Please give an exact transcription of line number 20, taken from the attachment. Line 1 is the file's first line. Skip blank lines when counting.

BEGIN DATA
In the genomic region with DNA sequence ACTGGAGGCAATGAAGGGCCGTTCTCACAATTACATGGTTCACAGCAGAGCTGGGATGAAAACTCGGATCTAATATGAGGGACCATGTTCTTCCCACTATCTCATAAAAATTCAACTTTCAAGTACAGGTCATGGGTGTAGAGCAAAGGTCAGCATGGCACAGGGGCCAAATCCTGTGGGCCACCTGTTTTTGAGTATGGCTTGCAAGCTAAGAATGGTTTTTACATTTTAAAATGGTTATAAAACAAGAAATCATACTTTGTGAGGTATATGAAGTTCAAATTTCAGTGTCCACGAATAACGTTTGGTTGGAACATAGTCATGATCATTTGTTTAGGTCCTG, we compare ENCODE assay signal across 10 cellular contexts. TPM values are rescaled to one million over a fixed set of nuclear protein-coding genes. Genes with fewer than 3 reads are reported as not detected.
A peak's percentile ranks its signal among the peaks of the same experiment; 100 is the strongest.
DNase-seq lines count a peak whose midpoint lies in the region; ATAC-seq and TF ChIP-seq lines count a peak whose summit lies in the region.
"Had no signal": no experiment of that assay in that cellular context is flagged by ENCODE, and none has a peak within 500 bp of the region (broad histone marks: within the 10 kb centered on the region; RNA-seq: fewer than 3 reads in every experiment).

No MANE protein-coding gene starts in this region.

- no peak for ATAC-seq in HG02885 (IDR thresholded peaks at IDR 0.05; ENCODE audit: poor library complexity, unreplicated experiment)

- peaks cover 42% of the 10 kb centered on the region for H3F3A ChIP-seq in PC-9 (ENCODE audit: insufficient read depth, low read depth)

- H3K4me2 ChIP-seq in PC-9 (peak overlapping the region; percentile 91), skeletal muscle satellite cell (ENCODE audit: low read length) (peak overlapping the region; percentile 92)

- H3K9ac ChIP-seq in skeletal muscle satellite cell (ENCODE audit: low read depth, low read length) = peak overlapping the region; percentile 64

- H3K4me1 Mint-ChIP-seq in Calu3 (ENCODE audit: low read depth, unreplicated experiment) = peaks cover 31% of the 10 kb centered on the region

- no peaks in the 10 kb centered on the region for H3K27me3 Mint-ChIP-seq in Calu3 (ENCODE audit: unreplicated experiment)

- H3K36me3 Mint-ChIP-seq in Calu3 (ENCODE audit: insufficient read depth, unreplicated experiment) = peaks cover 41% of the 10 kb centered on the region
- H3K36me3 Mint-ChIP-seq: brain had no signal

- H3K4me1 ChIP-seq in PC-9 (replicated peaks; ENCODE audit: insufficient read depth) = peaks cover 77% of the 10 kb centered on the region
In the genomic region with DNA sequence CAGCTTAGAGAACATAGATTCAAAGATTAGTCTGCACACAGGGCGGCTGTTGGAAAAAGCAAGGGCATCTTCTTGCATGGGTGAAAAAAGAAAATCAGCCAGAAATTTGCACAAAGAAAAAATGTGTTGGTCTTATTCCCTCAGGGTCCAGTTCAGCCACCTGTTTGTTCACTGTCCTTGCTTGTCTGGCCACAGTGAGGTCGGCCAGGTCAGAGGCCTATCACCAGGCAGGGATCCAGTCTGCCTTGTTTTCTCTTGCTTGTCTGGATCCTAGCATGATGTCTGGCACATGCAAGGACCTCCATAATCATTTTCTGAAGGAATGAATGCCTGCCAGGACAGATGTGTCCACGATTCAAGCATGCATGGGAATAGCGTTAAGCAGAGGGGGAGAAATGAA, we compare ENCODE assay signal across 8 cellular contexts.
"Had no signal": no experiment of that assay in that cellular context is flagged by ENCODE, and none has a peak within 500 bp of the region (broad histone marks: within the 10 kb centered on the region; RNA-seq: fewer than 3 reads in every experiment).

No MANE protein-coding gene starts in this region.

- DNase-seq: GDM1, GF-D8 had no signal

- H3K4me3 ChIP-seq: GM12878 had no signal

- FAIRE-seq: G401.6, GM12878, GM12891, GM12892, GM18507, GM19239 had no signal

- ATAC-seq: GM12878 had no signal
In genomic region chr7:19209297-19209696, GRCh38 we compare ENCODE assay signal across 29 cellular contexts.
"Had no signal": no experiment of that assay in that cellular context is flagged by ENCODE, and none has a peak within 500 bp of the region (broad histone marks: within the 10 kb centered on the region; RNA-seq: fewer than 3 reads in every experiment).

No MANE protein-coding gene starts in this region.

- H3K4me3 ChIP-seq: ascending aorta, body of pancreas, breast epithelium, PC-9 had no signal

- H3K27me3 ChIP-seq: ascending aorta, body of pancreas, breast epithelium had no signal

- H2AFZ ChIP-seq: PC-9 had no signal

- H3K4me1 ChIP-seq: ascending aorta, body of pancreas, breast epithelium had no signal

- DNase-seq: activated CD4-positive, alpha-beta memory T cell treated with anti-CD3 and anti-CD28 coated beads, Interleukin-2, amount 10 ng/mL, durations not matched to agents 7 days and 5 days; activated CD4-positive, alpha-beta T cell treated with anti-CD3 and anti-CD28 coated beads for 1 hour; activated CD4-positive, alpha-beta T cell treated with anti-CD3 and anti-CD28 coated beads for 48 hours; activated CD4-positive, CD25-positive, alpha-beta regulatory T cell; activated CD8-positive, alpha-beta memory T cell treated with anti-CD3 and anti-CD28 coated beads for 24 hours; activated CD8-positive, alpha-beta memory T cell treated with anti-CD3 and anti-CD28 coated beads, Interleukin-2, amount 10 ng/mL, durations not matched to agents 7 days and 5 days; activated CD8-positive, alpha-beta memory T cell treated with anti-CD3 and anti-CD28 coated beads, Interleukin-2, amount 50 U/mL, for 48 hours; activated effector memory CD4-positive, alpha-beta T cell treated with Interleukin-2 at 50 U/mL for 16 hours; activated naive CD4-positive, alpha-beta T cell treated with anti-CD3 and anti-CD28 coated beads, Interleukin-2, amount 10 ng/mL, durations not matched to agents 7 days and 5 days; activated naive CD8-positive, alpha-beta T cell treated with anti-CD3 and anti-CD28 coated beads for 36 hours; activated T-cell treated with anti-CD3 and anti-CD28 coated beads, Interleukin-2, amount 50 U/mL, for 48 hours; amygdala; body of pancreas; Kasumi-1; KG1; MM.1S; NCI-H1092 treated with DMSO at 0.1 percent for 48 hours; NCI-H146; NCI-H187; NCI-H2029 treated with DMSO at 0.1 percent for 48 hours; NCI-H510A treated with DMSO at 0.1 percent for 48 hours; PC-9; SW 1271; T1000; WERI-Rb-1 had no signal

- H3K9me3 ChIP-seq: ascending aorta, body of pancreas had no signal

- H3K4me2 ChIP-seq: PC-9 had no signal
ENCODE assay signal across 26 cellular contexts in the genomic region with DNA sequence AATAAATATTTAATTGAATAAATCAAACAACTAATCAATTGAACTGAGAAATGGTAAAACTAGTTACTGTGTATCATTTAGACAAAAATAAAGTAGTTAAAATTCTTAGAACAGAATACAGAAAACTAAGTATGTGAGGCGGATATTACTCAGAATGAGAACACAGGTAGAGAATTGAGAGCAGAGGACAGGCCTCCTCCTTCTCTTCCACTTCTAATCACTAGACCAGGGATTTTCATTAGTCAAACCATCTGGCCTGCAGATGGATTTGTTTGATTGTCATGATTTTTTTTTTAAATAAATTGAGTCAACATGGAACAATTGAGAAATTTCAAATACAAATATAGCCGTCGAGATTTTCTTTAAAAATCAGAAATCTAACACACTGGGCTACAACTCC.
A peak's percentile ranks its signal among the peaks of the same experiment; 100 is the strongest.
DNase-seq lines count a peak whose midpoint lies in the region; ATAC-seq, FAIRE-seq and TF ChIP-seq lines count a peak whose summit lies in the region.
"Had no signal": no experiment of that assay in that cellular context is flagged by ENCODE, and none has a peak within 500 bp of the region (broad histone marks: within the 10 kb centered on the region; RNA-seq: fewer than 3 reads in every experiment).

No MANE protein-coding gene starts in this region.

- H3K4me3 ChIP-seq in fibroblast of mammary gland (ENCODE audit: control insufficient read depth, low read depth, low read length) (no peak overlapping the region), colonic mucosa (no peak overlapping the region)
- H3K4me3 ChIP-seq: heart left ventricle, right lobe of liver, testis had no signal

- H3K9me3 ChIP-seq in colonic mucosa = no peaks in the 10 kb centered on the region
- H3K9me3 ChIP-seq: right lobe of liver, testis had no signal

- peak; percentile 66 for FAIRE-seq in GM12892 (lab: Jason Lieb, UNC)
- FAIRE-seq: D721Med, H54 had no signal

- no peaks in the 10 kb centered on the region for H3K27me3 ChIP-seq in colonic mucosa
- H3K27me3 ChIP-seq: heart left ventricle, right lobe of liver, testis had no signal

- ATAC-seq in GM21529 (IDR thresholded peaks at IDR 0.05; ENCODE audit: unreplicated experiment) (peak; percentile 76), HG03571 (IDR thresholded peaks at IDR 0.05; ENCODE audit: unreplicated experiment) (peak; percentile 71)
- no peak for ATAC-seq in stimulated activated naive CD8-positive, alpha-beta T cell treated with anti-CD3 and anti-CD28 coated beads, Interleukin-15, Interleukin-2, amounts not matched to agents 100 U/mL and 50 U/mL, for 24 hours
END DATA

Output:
- FAIRE-seq: G401.6, GM12878, GM12891, GM12892, GM18507, GM19239 had no signal